I noticed a few changes right away when I booked the tour – they added a some new ways to experience the ranch. You could opt to do the original tour in the safari vehicle, OR for an extra charge you could choose to do it 1) by Segway, or 2) walking with a llama companion. I was soooo tempted to spring for the llama companion, but decided to pass on it this time. Now I have an excuse to visit again soon!

Another new optional experience that had been added was something called the “rhino encounter” – they allow you to feed, bathe, and pet a full-grown rhinoceros. I didn’t know exactly what to expect, but when would I ever have another chance to touch a rhino? I had to do it!

There were also the familiar add-on options of feeding the lemurs and feeding the otters. I passed on the otters, but the lemur feeding was something I had done on both of my other trips, and opted for it again on this one. I love the feeling of their little paws as they take grapes from your hand – it’s like when a baby grasps your finger – albeit with with smaller and furrier hands.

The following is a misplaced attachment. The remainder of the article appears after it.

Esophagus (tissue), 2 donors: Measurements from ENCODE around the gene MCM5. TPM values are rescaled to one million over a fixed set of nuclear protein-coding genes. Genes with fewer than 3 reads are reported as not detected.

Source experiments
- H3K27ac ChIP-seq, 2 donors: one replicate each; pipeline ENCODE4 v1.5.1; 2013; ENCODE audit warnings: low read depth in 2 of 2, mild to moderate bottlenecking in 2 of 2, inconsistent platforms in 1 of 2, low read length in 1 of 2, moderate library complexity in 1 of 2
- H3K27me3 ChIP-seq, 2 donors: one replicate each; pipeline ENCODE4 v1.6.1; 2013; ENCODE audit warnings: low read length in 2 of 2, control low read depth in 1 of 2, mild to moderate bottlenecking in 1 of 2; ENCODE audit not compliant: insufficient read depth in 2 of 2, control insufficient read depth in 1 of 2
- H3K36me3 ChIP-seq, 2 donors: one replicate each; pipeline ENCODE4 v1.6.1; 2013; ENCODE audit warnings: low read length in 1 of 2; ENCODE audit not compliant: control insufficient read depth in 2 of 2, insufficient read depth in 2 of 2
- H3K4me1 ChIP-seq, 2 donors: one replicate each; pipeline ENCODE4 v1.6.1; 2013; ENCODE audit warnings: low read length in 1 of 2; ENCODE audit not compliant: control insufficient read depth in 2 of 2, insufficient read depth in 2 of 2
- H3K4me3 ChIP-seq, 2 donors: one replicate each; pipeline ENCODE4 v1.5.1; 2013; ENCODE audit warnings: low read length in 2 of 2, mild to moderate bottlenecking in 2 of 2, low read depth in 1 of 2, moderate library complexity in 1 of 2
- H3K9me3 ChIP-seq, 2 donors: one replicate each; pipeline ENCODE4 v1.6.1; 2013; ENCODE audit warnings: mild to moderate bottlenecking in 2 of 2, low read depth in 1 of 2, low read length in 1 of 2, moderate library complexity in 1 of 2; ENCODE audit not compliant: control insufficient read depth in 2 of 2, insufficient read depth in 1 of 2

Feeding LemursOn the day of our tour, we signed in and sat down for a brief introduction and history of the ranch from the husband and wife team who run it. They talked about how the ranch started, what we could expect, and they gave us some insight into the animals we’d be seeing. They were incredibly friendly and made sure that they had answered any questions we had before we got started.